PHOENIX – A report released by Shared Hope International in collaboration with Arizona State University College of Public Programs presents an inaccurate picture of how child prostitution and sex trafficking crimes are prosecuted in Maricopa County. The study, titled “Demanding Justice,” relies on just 24 criminal cases to incorrectly conclude that buyers of child sex are not effectively being held accountable. In a press release accompanying the release of the study, Shared Hope faults prosecutors for charging buyers of child sex with child prostitution rather than sex trafficking, confusing the intent and application of laws targeting these specific offenses.
“Child prostitution and sex trafficking are serious crimes that deserve an informed discussion in order to craft successful public policy solutions, as the recent Governor’s Task Force on Human Trafficking illustrated,” said Maricopa County Attorney Bill Montgomery. “Unfortunately, this report missed a prime opportunity to provide members of the community with accurate and actionable information to facilitate this discussion,” he added.
Montgomery pointed out the report’s conclusions are based on just 24 cases in Arizona, 17 of which involved undercover sting operations without an actual victim. A link on Shared Hope’s “Demanding Justice” website labeled “The Stats” highlights only four cases in Arizona, one which did not involve a buyer of child sex, and three in which the minor was either 16 or 17 years old or an undercover officer posing as a 17-year-old.
“Arizona’s sex crime statutes, including recent changes to address Human Trafficking that were signed into law earlier this year, are designed to incarcerate dangerous and repeat offenders, especially child predators,” Montgomery noted. “While the deterrent effect of sting operations utilizing undercover officers posing as 17- or 16-year-old minors cannot be overstated, punishments for first-time offenders caught in stings where they cannot actually have sex with a minor must be distinguished from offenders who can and/or do pay for sex with minors,” he added.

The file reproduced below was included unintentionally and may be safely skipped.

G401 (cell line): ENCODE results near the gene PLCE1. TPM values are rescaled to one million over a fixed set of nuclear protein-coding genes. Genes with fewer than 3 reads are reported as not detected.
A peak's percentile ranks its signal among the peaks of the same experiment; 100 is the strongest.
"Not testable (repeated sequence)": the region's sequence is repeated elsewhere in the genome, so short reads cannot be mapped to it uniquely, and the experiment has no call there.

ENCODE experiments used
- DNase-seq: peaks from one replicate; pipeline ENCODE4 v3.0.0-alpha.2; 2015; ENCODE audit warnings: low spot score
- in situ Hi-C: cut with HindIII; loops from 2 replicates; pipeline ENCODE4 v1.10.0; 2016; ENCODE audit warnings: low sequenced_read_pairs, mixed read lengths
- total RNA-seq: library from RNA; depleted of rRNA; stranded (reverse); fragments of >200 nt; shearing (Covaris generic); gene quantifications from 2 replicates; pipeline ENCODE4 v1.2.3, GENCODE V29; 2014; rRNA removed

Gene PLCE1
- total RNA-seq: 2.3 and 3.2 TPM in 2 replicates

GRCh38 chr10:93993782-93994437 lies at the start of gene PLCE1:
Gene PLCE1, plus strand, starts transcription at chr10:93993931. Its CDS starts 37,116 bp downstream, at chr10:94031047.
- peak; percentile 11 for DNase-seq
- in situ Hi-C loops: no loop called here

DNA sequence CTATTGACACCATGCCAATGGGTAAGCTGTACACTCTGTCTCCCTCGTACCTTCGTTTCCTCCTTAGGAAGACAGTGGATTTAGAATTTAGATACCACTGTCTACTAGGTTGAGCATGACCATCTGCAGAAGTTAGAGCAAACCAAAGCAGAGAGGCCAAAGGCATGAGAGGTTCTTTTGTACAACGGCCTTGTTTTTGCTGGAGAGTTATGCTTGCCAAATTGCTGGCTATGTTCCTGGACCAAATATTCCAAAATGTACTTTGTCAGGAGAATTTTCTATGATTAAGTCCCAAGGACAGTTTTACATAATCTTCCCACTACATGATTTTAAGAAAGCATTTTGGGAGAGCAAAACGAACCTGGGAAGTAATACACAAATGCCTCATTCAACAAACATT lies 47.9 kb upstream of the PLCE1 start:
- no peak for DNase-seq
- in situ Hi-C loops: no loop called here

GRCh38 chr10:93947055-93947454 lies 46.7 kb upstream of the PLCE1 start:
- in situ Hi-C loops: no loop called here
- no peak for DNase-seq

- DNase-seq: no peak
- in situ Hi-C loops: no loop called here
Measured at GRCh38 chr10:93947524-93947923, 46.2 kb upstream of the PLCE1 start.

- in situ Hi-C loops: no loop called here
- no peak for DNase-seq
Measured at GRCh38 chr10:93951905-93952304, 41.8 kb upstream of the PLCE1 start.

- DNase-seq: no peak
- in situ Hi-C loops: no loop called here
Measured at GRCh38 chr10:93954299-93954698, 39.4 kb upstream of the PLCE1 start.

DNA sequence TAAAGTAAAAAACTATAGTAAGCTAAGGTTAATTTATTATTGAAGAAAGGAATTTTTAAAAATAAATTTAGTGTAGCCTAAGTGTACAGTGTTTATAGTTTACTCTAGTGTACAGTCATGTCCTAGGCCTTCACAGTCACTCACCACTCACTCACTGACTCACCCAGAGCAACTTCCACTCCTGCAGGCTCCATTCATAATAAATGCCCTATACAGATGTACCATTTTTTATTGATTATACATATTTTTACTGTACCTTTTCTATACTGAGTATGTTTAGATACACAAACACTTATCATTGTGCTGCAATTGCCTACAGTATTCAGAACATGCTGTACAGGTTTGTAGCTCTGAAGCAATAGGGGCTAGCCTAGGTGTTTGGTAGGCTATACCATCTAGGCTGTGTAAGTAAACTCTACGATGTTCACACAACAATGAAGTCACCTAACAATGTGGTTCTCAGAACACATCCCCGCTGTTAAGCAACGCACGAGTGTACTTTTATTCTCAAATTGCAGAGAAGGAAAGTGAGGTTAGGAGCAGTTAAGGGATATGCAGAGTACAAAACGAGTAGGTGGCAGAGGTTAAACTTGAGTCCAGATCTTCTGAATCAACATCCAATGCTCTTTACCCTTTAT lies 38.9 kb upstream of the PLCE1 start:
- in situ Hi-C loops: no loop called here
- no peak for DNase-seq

The “Demanding Justice” report relies on media accounts and internet stories about the 24 Arizona cases it reviewed instead of using publicly available court documents or contacting the actual agencies involved for a complete record. Furthermore, the report does not specifically identify these cases, precluding an independent analysis of the findings and conclusions.
Montgomery also disputed a quote attributed to one of the report’s authors stating “there are only two county attorneys prosecuting cases” and that police are “overwhelming” prosecutors with cases. “In fact, with more than twenty prosecutors assigned to handle sex crimes in the Maricopa County Attorney’s Office, we have adequate resources to handle the volume of cases submitted for charging review and subsequent prosecution,” Montgomery said.
The same author goes on to state that “[i]t’s almost impossible to have enough manpower to then get the cases through to victim restitution.” This statement is grossly inaccurate, as there are no pending restitution hearings in sex trafficking cases involving buyers of minor victims in Phoenix. Also, restitution is not available in cases involving undercover sting operations, which account for the majority of the cases referenced in the study.
Despite its claim that defendants are not being sentenced to the fullest extent of the law, the report states that Phoenix had the longest average sentence actually served by buyers of sex with children (4.7 years), yet a median actual time to be served of 90 days. The study provides no case citations or supporting data that could be used to determine how these figures were calculated in order to verify their accuracy. Since Arizona is a Truth-in-Sentencing state requiring offenders to serve 85% of a prison sentence, the data makes no sense.
“One statement in the report we can heartily agree with is ‘without good measures, solutions are elusive,’” Montgomery said. “This report provides neither.”